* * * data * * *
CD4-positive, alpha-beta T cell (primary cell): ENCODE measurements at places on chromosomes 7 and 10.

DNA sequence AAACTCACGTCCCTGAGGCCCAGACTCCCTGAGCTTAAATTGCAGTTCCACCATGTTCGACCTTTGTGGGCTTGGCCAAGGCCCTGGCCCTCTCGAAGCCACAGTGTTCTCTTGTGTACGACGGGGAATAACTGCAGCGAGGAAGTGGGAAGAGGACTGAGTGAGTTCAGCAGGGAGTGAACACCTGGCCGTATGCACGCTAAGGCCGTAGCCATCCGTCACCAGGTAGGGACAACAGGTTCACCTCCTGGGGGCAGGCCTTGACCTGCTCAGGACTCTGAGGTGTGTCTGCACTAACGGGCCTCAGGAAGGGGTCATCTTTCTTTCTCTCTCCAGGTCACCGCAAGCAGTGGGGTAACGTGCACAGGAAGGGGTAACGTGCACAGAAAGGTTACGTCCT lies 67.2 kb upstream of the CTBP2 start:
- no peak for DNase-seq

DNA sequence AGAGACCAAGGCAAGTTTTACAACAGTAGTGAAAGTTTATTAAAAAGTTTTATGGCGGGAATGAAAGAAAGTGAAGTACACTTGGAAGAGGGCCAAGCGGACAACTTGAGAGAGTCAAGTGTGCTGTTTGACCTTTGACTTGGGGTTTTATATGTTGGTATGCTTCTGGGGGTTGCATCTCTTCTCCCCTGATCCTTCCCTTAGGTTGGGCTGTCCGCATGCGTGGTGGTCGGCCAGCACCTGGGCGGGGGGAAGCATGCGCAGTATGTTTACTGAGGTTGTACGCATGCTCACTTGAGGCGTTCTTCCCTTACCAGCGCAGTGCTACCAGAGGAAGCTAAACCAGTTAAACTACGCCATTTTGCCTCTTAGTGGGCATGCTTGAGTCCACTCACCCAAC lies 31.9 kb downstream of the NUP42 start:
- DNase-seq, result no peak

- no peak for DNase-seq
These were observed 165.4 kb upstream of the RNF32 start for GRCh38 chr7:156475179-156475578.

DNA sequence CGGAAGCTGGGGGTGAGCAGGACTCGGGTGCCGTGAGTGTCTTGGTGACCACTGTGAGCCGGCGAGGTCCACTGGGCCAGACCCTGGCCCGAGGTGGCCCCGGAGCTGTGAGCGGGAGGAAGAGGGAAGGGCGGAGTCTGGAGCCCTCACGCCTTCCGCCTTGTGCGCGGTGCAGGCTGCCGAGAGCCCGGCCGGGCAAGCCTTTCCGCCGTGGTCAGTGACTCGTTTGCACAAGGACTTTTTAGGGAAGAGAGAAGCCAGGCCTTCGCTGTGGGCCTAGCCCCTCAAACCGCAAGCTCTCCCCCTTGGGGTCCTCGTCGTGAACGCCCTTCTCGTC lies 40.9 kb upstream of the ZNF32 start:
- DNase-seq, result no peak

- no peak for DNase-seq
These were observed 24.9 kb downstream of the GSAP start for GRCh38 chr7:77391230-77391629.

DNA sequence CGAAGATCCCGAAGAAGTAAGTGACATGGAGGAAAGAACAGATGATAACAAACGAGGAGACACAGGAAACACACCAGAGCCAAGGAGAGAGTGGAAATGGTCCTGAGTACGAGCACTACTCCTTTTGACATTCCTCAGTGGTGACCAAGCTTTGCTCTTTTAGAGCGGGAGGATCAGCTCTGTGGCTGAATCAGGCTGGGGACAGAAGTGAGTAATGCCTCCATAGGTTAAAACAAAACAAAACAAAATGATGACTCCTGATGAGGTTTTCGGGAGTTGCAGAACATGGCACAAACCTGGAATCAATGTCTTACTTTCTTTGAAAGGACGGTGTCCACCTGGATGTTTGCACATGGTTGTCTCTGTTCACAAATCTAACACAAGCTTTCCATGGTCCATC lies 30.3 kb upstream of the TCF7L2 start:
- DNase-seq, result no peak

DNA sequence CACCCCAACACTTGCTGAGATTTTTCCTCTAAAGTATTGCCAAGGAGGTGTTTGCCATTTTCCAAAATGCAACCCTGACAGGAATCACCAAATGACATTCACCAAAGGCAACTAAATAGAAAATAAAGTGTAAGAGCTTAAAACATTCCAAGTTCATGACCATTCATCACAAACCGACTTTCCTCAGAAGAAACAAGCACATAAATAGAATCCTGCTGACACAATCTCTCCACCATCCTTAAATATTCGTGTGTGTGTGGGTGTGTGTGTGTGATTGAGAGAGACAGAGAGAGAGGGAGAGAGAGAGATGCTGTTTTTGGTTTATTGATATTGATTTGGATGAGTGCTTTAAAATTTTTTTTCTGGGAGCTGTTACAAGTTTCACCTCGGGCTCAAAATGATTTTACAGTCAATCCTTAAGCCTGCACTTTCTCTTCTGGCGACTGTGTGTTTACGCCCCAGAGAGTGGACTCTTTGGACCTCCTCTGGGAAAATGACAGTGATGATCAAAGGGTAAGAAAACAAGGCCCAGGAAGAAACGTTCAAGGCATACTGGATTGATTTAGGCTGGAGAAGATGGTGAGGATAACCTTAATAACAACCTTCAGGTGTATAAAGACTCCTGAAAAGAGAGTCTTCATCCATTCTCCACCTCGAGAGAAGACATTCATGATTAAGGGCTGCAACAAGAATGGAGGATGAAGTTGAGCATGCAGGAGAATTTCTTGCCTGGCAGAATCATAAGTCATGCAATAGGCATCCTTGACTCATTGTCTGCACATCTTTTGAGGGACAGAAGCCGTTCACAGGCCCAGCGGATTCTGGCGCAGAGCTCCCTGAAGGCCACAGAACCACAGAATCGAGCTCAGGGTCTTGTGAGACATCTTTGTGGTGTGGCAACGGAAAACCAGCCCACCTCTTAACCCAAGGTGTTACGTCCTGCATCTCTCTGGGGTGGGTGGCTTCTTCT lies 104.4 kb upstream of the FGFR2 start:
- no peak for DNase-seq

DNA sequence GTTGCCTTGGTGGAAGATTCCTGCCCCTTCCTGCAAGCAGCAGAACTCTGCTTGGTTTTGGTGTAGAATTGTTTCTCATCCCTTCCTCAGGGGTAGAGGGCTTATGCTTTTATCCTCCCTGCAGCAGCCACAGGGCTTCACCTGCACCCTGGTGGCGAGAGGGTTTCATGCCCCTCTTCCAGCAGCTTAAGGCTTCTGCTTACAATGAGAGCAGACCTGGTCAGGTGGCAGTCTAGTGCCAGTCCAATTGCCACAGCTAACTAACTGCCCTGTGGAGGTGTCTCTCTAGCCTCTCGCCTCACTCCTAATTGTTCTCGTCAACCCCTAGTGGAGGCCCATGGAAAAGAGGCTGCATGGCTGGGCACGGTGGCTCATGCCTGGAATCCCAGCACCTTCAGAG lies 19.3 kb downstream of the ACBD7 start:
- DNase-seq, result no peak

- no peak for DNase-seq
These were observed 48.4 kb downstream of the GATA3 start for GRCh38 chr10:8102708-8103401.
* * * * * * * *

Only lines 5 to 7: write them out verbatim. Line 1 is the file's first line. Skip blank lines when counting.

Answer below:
- DNase-seq, result no peak

- no peak for DNase-seq
These were observed 165.4 kb upstream of the RNF32 start for GRCh38 chr7:156475179-156475578.